Since 1954, it is important, it is due, it is our responsibilitycelebrating children all over…
When the Norwegian Nobel Committee in Oslo decides to award the Nobel Peace Prize to the leader of a country, there is always a risk. Future events have often proved they made a bad choice. But we are optimistic about the honor bestowed upon Abiy Ahmed, Prime Minister of Ethiopia.
Abiy Ahmed has already “made history” by securing peace with Eritrea and ending the 20-year-long hostilities between the two countries. He also played an important role as mediator in resolving the Sudanese crisis through negotiations between armed forces and civilian opposers.
Domestically, since April 2018, he has reformed the security services and begun reforms on civil institutions. We are talking about a country, Ethiopia, that has seen decades of systematic violations of human rights and freedom.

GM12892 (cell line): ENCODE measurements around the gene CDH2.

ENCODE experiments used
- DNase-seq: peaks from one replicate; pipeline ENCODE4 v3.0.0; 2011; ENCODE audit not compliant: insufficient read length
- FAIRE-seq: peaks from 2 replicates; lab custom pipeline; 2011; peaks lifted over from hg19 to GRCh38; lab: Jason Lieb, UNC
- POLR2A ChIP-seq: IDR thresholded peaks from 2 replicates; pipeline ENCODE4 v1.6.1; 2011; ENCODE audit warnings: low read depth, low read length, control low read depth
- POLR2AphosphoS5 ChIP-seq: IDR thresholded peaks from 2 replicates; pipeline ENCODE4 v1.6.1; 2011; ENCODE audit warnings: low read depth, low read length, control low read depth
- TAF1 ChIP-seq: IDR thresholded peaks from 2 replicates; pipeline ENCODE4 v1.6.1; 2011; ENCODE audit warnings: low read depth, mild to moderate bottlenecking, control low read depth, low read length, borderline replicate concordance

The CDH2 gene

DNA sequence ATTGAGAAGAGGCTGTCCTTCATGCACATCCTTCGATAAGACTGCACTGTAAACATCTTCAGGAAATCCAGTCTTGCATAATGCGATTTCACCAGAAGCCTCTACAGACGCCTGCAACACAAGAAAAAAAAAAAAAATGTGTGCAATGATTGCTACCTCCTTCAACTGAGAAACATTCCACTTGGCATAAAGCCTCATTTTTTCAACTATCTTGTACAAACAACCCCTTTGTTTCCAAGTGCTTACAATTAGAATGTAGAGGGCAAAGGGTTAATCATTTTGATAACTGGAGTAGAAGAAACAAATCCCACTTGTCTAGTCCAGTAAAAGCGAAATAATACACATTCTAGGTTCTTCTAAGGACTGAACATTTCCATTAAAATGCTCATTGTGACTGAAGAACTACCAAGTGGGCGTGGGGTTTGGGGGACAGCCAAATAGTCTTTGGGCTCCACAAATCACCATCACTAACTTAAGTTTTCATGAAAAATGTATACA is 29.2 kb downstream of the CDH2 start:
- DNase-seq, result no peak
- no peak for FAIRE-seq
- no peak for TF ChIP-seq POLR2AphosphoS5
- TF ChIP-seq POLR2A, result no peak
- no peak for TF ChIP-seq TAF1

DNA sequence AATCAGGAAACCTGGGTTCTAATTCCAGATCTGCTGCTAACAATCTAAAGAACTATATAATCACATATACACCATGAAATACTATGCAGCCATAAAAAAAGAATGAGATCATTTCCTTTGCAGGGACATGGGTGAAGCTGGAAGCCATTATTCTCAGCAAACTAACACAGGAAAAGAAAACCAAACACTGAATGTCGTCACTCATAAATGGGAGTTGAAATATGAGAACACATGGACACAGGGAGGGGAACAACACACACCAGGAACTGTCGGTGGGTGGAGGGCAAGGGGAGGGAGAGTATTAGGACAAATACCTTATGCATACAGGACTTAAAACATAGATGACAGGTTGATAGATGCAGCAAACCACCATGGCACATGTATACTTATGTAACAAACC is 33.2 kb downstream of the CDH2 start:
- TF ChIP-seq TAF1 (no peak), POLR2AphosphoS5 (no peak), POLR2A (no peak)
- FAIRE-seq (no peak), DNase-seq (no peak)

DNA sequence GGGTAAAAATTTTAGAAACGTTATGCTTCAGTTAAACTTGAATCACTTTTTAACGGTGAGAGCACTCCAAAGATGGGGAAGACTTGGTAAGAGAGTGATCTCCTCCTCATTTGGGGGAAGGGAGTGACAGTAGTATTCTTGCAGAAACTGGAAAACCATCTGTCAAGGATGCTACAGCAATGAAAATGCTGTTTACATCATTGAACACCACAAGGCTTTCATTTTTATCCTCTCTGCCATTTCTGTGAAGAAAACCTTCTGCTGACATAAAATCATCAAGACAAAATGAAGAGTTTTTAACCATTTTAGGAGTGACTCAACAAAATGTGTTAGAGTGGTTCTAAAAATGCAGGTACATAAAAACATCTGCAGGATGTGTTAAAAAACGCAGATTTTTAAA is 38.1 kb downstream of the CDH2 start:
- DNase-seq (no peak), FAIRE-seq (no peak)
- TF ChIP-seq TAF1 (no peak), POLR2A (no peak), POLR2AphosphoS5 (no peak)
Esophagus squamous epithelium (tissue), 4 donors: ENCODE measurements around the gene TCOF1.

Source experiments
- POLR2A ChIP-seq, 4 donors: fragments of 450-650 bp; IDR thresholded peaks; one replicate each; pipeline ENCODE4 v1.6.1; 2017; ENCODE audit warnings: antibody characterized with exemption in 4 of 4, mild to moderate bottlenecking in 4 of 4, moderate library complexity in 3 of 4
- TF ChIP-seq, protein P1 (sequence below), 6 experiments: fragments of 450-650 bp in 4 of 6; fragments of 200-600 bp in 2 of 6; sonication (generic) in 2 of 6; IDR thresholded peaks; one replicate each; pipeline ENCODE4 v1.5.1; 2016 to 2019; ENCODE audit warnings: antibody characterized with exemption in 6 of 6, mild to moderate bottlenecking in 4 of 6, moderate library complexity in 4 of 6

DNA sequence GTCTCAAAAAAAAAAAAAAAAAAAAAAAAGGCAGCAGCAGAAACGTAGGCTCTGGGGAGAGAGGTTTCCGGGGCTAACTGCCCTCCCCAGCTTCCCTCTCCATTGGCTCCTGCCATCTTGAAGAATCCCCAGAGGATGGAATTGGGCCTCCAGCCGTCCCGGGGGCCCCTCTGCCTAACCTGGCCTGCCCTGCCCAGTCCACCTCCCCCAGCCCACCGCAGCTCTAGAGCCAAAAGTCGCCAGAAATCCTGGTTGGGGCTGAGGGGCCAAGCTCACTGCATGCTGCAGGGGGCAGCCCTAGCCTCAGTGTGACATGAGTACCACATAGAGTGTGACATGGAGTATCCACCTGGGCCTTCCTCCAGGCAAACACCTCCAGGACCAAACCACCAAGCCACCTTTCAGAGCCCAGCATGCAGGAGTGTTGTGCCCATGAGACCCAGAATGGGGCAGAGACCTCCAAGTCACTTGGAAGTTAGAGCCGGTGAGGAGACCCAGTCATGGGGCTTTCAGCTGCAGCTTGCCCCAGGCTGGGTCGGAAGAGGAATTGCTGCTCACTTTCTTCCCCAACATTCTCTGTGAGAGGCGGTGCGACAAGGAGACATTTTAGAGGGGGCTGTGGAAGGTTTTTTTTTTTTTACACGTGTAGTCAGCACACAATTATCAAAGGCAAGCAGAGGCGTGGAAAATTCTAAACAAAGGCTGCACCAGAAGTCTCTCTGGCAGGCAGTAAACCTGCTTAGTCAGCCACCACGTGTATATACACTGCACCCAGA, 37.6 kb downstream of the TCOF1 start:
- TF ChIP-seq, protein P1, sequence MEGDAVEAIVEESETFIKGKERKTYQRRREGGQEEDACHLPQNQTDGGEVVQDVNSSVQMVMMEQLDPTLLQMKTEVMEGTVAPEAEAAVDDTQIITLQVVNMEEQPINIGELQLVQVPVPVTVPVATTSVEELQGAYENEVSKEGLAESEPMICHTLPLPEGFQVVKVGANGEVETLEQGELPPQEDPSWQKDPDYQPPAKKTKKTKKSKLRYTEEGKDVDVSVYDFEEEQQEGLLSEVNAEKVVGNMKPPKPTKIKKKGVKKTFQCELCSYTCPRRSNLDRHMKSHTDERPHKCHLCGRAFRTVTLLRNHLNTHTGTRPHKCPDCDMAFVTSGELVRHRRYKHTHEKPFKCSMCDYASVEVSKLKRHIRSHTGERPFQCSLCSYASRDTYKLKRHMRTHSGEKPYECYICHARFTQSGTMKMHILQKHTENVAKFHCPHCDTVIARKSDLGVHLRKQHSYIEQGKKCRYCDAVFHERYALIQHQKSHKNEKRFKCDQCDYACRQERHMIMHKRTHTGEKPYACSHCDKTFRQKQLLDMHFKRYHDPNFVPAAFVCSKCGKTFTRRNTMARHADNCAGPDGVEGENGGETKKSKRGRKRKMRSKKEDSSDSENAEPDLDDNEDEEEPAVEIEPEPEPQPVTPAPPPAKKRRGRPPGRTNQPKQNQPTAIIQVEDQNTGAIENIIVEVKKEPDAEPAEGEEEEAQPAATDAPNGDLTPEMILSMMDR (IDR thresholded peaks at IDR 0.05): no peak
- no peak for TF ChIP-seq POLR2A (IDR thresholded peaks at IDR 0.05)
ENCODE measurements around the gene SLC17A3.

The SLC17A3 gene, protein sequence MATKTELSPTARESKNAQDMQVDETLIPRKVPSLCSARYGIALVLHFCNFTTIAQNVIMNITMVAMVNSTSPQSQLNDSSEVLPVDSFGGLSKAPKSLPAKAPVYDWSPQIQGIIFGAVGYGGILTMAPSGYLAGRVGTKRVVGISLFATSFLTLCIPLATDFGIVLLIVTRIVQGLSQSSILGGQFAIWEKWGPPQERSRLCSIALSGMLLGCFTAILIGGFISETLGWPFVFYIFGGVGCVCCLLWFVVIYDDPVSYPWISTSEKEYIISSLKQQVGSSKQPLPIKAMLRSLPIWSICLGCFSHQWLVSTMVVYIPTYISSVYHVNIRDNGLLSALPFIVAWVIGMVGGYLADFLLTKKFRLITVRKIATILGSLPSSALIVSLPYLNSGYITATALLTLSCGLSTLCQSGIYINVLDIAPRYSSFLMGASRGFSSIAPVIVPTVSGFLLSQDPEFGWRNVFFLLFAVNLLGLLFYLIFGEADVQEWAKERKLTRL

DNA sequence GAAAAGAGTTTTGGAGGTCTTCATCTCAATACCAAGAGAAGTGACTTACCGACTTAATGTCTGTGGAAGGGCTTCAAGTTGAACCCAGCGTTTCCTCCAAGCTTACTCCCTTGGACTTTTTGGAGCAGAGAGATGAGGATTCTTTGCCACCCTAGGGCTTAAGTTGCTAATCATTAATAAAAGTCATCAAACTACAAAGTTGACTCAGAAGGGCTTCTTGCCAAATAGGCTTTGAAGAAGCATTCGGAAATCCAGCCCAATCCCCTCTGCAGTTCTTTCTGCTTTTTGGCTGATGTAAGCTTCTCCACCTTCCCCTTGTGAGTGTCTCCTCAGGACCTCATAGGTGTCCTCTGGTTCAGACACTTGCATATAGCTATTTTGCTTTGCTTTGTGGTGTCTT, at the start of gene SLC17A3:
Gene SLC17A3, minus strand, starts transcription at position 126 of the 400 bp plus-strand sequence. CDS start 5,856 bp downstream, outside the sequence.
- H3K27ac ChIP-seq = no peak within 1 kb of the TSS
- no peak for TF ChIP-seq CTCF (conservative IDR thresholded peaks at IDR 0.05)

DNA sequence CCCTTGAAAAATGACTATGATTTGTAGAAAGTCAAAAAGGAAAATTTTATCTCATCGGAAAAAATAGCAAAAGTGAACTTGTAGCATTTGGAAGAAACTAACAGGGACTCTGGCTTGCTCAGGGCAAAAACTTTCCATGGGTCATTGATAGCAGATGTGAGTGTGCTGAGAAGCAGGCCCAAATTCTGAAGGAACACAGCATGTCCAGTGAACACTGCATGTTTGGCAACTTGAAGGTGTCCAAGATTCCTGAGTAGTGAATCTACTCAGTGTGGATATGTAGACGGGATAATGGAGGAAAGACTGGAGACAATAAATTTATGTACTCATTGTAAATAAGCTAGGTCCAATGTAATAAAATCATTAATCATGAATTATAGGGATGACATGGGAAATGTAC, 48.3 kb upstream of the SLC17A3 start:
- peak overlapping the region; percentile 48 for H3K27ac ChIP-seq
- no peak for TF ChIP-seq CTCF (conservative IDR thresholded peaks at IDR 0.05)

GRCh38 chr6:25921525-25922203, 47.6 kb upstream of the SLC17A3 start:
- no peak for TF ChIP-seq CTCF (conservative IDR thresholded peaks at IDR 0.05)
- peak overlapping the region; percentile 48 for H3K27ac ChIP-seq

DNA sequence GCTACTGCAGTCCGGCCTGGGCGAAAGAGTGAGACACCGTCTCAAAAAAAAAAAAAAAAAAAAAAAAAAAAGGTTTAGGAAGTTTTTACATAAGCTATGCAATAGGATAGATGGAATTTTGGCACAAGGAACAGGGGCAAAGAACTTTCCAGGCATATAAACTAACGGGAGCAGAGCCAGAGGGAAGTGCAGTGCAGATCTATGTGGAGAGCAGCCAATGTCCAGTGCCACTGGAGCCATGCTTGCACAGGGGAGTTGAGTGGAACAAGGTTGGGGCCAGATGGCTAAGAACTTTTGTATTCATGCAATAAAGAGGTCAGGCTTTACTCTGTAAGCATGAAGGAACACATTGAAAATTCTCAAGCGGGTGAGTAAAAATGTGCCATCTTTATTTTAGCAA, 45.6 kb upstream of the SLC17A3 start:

The hope is that the Nobel Peace Prize is a stimulus for him to push forward, and not backtrack. There was a period during Abiy Ahmed’s government when the prisons were free of journalists, but some journalist have been arrested recently. The policies on terrorism that came into force in the past months are similar in their formulation to the preceding ones and it is hoped they don’t imply further human rights violations. Ethnic tensions still constitute a threat to the stability of the country.
In short, the decision on whom to honor with the Nobel Peace Prize is still well deserved. But it may also become a burden: Abiy Ahmed has a greater challenge than his “colleagues” to abide by and apply the prize’s principles and values.